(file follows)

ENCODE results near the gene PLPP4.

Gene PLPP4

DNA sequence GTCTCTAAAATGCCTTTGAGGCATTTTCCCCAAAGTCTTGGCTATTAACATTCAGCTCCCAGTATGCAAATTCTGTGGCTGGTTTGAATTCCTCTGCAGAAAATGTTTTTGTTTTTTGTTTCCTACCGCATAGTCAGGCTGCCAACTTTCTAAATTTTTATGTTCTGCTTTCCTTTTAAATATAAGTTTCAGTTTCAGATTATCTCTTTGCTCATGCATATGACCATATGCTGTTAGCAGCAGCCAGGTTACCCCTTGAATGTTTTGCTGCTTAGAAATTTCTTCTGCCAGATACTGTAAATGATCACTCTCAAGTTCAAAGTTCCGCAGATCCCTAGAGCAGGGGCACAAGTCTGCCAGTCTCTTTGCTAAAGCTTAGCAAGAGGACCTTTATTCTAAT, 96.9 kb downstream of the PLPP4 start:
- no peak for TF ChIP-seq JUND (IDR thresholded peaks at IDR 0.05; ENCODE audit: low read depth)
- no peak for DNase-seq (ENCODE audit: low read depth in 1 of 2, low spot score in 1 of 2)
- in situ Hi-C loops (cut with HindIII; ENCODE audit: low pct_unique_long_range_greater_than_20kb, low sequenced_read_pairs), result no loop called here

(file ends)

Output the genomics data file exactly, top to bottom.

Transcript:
ENCODE results near the gene PLPP4.

Gene PLPP4

DNA sequence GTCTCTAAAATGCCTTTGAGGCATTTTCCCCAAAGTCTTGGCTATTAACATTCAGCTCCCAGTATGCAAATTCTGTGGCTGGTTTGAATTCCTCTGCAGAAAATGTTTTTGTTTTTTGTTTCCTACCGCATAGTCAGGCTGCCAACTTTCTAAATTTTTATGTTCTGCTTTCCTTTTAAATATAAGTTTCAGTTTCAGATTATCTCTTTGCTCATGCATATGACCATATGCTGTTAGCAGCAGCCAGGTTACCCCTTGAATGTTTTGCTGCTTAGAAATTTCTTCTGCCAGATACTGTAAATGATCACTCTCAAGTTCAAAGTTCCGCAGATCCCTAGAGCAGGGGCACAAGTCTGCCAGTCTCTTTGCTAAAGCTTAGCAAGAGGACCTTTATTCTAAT, 96.9 kb downstream of the PLPP4 start:
- no peak for TF ChIP-seq JUND (IDR thresholded peaks at IDR 0.05; ENCODE audit: low read depth)
- no peak for DNase-seq (ENCODE audit: low read depth in 1 of 2, low spot score in 1 of 2)
- in situ Hi-C loops (cut with HindIII; ENCODE audit: low pct_unique_long_range_greater_than_20kb, low sequenced_read_pairs), result no loop called here